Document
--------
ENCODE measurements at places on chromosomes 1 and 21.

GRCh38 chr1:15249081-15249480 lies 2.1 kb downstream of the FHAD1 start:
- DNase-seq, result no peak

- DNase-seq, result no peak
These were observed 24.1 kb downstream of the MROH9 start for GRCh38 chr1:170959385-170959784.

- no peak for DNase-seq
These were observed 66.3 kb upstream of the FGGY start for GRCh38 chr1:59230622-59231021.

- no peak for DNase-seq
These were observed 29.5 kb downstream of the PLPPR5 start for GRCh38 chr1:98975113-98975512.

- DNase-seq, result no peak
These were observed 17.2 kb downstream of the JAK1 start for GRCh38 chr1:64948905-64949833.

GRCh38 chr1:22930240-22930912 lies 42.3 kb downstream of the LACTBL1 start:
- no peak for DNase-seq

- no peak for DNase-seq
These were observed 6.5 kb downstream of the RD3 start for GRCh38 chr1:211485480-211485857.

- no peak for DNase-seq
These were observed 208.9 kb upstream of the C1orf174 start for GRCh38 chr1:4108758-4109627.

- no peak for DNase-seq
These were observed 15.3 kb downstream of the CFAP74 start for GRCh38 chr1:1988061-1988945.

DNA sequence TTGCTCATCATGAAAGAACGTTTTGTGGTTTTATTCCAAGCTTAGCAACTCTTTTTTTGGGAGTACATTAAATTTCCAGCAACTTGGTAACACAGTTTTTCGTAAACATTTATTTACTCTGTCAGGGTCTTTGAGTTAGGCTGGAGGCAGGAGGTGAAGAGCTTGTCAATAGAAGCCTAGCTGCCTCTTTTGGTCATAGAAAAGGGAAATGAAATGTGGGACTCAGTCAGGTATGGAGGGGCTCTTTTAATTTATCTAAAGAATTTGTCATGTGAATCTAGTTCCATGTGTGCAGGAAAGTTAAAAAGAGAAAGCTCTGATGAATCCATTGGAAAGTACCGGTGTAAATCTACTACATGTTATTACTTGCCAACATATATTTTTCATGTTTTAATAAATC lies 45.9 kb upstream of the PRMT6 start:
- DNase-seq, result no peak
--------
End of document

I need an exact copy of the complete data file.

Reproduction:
ENCODE measurements at places on chromosomes 1 and 21.

GRCh38 chr1:15249081-15249480 lies 2.1 kb downstream of the FHAD1 start:
- DNase-seq, result no peak

- DNase-seq, result no peak
These were observed 24.1 kb downstream of the MROH9 start for GRCh38 chr1:170959385-170959784.

- no peak for DNase-seq
These were observed 66.3 kb upstream of the FGGY start for GRCh38 chr1:59230622-59231021.

- no peak for DNase-seq
These were observed 29.5 kb downstream of the PLPPR5 start for GRCh38 chr1:98975113-98975512.

- DNase-seq, result no peak
These were observed 17.2 kb downstream of the JAK1 start for GRCh38 chr1:64948905-64949833.

GRCh38 chr1:22930240-22930912 lies 42.3 kb downstream of the LACTBL1 start:
- no peak for DNase-seq

- no peak for DNase-seq
These were observed 6.5 kb downstream of the RD3 start for GRCh38 chr1:211485480-211485857.

- no peak for DNase-seq
These were observed 208.9 kb upstream of the C1orf174 start for GRCh38 chr1:4108758-4109627.

- no peak for DNase-seq
These were observed 15.3 kb downstream of the CFAP74 start for GRCh38 chr1:1988061-1988945.

DNA sequence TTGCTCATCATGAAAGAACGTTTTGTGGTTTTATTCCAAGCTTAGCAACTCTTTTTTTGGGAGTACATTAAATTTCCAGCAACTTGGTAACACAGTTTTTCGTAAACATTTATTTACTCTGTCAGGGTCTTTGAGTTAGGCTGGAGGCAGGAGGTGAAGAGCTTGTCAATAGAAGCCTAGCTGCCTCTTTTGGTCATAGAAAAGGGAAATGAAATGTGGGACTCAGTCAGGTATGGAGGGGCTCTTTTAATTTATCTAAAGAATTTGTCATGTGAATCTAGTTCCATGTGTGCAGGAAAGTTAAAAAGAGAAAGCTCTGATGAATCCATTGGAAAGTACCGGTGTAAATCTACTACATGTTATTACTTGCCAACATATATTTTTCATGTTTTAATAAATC lies 45.9 kb upstream of the PRMT6 start:
- DNase-seq, result no peak